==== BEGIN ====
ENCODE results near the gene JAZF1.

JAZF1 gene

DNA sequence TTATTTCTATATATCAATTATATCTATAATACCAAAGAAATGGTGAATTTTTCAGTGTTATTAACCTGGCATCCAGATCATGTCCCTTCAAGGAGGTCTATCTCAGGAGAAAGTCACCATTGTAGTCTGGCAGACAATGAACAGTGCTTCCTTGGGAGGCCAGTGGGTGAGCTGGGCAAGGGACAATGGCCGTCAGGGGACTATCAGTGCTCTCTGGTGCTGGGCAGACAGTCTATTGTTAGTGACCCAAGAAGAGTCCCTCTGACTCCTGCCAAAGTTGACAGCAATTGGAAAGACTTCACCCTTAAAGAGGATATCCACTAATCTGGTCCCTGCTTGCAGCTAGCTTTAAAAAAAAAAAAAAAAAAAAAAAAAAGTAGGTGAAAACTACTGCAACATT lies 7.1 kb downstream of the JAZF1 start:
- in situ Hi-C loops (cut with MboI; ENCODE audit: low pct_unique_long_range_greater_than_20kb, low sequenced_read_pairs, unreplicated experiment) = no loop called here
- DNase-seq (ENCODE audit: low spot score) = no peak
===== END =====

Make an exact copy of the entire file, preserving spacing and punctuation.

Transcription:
ENCODE results near the gene JAZF1.

JAZF1 gene

DNA sequence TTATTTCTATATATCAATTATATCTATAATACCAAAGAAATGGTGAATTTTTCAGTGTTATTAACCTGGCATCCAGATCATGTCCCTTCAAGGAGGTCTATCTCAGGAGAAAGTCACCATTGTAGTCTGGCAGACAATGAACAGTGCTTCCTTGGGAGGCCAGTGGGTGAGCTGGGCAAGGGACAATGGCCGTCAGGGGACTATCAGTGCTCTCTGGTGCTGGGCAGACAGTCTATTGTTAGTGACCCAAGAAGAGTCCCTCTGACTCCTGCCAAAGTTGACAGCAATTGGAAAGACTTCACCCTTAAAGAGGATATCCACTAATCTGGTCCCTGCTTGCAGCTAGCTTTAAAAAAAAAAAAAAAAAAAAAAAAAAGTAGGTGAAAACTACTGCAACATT lies 7.1 kb downstream of the JAZF1 start:
- in situ Hi-C loops (cut with MboI; ENCODE audit: low pct_unique_long_range_greater_than_20kb, low sequenced_read_pairs, unreplicated experiment) = no loop called here
- DNase-seq (ENCODE audit: low spot score) = no peak